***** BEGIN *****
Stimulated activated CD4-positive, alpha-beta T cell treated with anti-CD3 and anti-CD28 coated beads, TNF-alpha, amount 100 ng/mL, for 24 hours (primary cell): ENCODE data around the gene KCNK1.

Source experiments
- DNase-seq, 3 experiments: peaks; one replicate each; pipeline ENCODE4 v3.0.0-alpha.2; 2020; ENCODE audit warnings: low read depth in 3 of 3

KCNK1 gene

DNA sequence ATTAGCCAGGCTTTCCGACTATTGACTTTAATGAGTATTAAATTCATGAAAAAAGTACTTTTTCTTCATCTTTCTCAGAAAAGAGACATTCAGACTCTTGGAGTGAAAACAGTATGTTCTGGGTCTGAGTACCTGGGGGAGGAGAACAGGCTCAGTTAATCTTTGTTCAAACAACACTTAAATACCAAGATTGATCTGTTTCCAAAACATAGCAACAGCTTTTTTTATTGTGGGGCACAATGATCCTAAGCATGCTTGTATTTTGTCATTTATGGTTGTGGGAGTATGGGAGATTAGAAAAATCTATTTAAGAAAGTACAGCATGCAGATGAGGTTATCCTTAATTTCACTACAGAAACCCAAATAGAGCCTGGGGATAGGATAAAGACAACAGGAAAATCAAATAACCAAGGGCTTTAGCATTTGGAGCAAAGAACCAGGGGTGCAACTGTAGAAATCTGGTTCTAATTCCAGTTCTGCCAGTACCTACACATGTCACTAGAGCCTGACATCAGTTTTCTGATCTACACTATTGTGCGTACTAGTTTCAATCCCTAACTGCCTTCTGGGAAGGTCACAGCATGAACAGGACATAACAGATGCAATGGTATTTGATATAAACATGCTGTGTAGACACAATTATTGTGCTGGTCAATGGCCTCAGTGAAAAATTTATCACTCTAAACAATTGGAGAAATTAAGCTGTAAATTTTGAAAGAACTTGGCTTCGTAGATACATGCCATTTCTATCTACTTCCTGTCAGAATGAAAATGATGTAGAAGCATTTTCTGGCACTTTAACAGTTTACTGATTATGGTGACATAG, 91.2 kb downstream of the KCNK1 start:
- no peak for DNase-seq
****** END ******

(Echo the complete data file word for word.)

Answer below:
Stimulated activated CD4-positive, alpha-beta T cell treated with anti-CD3 and anti-CD28 coated beads, TNF-alpha, amount 100 ng/mL, for 24 hours (primary cell): ENCODE data around the gene KCNK1.

Source experiments
- DNase-seq, 3 experiments: peaks; one replicate each; pipeline ENCODE4 v3.0.0-alpha.2; 2020; ENCODE audit warnings: low read depth in 3 of 3

KCNK1 gene

DNA sequence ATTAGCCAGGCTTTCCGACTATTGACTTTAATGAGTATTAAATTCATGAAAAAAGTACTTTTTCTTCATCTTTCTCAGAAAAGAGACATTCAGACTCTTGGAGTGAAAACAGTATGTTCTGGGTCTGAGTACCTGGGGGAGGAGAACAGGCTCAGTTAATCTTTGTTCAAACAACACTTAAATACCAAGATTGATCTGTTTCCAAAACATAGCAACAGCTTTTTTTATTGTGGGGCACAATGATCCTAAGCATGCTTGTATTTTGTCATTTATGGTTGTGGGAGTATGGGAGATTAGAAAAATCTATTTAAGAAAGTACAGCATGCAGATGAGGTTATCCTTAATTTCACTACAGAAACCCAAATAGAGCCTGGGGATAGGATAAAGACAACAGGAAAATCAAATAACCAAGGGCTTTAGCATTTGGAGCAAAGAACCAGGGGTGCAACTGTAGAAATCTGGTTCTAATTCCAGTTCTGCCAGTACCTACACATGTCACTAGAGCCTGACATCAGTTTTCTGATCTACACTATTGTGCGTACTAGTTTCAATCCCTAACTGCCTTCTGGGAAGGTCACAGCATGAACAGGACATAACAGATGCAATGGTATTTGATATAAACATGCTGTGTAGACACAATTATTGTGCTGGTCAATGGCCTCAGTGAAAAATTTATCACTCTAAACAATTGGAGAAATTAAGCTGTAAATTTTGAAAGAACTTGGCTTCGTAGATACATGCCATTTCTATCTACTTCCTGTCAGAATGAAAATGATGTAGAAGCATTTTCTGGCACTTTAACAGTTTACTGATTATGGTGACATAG, 91.2 kb downstream of the KCNK1 start:
- no peak for DNase-seq